If two random variables X and Y are independent, it is always true that they are uncorrelated, meaning that if X and Y are independent, corr(X,Y) = 0.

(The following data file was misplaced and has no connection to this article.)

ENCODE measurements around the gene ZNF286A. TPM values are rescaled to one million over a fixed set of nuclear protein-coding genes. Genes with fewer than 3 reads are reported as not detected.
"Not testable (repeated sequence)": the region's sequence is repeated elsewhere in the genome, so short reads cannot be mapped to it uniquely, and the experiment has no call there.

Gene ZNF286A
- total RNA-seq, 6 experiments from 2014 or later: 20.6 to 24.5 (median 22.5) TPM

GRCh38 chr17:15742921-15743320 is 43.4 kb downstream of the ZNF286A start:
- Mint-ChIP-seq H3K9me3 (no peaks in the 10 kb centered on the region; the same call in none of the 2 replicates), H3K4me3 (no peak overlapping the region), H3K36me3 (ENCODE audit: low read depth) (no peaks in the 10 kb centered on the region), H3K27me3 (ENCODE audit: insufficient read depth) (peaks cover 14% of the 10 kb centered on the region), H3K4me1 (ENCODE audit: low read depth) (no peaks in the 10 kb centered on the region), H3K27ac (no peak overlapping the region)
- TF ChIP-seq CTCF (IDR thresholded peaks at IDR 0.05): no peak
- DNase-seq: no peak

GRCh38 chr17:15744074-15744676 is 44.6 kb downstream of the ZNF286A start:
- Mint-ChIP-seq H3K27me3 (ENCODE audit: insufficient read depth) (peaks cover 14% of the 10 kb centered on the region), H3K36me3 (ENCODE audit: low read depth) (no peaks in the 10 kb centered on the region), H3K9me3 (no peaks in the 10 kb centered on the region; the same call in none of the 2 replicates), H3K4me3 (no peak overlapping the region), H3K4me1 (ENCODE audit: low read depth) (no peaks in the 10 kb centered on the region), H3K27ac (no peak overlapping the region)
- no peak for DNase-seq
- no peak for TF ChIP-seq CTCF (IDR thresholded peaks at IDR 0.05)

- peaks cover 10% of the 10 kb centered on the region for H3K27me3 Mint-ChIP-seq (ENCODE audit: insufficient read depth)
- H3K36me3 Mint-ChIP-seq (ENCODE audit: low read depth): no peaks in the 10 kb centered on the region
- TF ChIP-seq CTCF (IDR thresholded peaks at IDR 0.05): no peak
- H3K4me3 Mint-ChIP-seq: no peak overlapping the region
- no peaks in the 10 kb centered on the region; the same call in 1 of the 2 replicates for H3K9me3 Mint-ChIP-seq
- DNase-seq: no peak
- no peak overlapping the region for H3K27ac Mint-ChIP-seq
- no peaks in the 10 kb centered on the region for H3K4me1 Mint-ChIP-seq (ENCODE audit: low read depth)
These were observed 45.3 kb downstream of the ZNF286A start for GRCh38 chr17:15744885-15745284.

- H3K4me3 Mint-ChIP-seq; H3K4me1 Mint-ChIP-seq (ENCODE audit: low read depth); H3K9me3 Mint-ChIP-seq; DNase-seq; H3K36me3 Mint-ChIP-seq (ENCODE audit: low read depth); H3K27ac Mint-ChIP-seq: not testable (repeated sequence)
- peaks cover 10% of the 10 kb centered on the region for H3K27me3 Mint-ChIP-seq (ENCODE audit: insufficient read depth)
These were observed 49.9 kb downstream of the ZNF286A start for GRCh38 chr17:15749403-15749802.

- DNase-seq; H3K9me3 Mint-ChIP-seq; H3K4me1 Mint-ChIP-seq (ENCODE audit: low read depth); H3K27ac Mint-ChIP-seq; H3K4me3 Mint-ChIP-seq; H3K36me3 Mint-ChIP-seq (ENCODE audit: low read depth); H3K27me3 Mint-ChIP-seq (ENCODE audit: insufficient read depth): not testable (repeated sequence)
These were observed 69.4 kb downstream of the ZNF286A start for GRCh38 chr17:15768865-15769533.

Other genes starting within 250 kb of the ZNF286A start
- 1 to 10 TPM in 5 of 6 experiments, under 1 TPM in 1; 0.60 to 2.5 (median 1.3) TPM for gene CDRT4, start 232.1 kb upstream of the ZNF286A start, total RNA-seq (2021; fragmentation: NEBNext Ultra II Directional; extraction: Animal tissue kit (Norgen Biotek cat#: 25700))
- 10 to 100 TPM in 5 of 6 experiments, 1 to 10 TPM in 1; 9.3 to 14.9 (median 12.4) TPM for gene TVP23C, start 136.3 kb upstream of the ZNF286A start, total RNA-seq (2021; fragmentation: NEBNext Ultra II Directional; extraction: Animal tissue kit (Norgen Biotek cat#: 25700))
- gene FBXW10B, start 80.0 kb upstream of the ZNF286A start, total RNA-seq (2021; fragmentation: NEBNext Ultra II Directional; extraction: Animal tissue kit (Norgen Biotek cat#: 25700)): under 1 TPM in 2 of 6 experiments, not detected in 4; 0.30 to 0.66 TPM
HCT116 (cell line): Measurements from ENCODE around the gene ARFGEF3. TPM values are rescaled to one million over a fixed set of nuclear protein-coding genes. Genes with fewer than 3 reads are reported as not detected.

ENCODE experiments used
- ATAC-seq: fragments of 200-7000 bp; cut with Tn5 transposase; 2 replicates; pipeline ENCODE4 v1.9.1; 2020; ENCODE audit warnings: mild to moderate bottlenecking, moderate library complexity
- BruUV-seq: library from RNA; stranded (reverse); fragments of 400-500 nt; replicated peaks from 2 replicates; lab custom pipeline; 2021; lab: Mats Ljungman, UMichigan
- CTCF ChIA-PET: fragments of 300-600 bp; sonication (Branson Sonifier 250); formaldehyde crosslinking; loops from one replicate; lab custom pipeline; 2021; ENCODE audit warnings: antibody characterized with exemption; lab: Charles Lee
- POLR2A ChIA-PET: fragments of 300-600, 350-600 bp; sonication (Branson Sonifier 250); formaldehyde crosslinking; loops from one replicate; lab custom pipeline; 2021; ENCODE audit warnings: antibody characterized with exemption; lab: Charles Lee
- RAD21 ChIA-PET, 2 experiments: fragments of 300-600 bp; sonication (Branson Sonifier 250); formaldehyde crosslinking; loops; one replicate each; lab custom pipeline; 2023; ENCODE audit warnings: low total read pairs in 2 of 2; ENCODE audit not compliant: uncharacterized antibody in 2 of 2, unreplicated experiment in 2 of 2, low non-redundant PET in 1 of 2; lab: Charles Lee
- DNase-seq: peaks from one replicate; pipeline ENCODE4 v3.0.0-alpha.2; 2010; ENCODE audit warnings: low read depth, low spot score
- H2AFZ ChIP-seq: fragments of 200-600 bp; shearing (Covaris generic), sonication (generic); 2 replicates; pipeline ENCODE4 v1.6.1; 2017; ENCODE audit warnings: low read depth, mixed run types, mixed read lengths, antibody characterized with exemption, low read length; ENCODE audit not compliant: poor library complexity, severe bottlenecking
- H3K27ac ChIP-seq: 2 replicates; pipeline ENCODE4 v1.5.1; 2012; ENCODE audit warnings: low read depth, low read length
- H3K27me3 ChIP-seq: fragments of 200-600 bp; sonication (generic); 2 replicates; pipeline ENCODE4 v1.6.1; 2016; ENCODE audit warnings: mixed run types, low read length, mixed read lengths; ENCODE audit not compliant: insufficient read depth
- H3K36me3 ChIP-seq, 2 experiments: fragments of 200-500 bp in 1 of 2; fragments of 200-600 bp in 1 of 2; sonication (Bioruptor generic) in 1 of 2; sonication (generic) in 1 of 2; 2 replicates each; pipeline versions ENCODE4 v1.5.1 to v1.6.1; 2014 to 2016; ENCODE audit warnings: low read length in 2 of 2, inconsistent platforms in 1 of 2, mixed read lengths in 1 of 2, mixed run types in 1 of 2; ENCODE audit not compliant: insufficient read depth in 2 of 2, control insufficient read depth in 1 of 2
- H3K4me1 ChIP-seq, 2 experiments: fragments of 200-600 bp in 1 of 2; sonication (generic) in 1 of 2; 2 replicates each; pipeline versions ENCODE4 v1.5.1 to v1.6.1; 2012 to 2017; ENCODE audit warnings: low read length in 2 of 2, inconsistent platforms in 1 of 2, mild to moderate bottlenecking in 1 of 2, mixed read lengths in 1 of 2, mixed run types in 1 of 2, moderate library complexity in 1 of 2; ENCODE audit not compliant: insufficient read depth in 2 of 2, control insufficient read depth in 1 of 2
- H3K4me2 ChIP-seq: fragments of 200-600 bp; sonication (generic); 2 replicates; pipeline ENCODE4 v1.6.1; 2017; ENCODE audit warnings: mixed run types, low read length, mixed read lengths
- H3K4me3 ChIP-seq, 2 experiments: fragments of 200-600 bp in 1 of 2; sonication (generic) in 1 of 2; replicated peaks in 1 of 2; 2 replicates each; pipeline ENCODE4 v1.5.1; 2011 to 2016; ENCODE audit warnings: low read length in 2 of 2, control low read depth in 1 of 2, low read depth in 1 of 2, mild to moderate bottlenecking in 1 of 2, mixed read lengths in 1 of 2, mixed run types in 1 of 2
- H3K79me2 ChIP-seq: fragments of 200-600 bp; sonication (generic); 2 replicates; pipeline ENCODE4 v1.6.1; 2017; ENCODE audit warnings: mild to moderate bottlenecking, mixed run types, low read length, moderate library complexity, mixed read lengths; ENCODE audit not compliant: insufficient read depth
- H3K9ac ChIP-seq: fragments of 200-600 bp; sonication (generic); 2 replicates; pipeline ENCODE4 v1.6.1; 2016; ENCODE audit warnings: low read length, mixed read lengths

However, the converse is not necessarily true, meaning that if corr(X,Y)=0, X and Y are not guaranteed to be independent of one another. This is because correlation is a measure of linear association, and while a correlation of 0 implies there is no linear relationship between X and Y, there might be a more complicated higher order relationship that the correlation coefficient would not accurately quantify.